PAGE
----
Also I must add here, I always like to read Sashanka Banerjee's contributions under Politics Section. He always gives wealth of historical information and interesting commentary. Please convey my appreciation and good wishes to them.

My Good Wishes to you, and to contributors and readers of India Link magazine.

Yours sincerely

Mohan K Parashara
Jae-Sung Rhee
Korea Tourist Office, London SW1
Seoul - Soul Of South Korea
Dear Sir,

Thank you for sending me your very informative magazine containing article entitled 'Seoul: Soul of South Korea.' I very much enjoyed reading the well-written travel feature, and I think Krishan Dutt has captured the essence of the City very well.

I am glad Mr Dutt had the opportunity to visit Seoul and write about it in your magazine. I hope your readers will follow in your Chief Reporter's footsteps and visit Korea.

Kind regards

Jae-Sung Rhee
K. Dewan
London, N12
General Comments & Observations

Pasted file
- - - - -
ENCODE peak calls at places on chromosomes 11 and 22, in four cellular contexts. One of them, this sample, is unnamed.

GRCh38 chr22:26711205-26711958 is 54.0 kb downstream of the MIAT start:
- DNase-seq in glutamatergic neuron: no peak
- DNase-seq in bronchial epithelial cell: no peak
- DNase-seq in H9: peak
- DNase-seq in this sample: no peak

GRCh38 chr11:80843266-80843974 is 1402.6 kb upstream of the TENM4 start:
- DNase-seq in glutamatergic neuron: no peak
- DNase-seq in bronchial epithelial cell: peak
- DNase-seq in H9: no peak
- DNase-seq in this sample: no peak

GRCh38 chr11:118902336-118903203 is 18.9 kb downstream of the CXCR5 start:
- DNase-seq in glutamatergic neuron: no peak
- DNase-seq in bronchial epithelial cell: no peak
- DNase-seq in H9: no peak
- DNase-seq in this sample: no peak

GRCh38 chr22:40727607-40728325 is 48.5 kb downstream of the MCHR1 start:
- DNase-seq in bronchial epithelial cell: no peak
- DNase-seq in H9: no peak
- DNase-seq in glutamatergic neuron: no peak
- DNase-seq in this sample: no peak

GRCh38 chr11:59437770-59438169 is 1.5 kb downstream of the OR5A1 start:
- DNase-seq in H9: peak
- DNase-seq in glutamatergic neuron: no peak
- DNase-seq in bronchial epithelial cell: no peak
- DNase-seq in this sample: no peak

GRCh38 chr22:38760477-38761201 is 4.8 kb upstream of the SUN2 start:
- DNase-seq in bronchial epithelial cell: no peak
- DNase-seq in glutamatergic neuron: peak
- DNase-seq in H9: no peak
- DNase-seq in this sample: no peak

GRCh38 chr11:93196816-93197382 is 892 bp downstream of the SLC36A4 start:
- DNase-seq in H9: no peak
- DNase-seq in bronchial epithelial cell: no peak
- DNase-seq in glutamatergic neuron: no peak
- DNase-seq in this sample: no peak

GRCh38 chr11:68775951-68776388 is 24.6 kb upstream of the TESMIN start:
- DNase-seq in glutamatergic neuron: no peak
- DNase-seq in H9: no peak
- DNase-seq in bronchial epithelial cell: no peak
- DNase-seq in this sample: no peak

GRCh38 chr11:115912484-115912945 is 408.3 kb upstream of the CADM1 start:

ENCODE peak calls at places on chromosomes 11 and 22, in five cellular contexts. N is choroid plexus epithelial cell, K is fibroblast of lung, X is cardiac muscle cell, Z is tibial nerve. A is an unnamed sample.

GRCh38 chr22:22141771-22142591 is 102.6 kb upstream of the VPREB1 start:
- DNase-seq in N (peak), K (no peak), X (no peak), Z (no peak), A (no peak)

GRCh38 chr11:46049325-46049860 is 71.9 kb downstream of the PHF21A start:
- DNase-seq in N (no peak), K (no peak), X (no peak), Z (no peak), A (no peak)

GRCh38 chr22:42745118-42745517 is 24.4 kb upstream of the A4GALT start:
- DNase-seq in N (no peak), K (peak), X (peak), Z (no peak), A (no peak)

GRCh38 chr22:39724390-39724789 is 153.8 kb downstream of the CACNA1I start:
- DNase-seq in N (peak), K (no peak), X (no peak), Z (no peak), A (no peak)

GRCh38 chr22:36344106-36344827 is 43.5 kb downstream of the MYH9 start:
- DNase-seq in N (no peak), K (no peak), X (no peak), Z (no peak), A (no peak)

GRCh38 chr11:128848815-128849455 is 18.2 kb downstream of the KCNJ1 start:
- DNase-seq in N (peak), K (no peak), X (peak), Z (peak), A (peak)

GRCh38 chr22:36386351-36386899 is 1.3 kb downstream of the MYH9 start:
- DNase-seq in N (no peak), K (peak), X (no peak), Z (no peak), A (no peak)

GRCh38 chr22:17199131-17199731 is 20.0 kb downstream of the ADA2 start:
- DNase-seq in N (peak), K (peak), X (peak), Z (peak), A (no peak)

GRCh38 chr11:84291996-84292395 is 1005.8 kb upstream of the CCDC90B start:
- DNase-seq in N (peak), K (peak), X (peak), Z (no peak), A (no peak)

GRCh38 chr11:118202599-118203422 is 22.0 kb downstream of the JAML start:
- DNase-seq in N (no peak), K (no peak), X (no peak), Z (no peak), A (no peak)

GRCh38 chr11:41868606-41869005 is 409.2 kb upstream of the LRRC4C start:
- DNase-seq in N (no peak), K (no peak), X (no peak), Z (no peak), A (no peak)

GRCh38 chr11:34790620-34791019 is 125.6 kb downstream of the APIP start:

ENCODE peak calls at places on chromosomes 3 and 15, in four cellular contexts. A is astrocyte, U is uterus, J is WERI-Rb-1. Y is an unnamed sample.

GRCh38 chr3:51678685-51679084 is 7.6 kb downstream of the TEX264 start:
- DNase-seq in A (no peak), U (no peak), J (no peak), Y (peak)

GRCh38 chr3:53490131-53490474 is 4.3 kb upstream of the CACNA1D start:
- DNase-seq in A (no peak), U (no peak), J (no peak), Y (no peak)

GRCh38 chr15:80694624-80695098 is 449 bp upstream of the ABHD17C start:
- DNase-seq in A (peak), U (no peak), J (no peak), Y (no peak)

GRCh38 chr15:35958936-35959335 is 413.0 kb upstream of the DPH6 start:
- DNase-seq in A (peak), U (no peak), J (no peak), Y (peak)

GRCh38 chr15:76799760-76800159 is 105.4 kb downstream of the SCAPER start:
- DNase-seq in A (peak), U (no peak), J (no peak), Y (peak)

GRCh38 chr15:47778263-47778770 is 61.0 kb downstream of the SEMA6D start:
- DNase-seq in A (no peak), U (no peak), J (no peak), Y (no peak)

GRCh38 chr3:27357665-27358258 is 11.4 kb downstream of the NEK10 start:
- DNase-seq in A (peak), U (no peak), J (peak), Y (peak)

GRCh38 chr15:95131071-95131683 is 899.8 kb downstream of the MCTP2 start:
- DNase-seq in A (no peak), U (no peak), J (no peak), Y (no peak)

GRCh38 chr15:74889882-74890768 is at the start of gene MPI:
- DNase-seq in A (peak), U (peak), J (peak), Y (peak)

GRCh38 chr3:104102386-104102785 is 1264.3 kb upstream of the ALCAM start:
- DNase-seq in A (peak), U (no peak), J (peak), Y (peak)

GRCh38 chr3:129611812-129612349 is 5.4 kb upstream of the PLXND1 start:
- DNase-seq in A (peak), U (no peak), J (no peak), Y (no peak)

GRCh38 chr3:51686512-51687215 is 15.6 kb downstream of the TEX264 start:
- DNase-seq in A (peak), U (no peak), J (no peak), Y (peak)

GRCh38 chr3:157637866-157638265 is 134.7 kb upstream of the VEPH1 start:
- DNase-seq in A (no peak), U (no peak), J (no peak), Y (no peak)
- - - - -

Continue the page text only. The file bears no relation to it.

Dear Sir,

I wish to say something about the India Link issue of Dec-Jan04. The article 'No man's Wealth' by Mr Venkataramana does not seem to deal with anything particular except the confused metaphysics of the South Indian fashion.

It s also an example of our Indian hypocrisy. We want wealth and good life without having to go through the hard work and tough reality of creating wealth through sheer hard work. I think this article was of rather poor quality and took some valuable space of your journal. It is not readable.

Yours sincerely

K. Dewan
Dr. S.K. Das
Surrey, United Kingdom
Is Pakistan A Threat?
Dear Sir,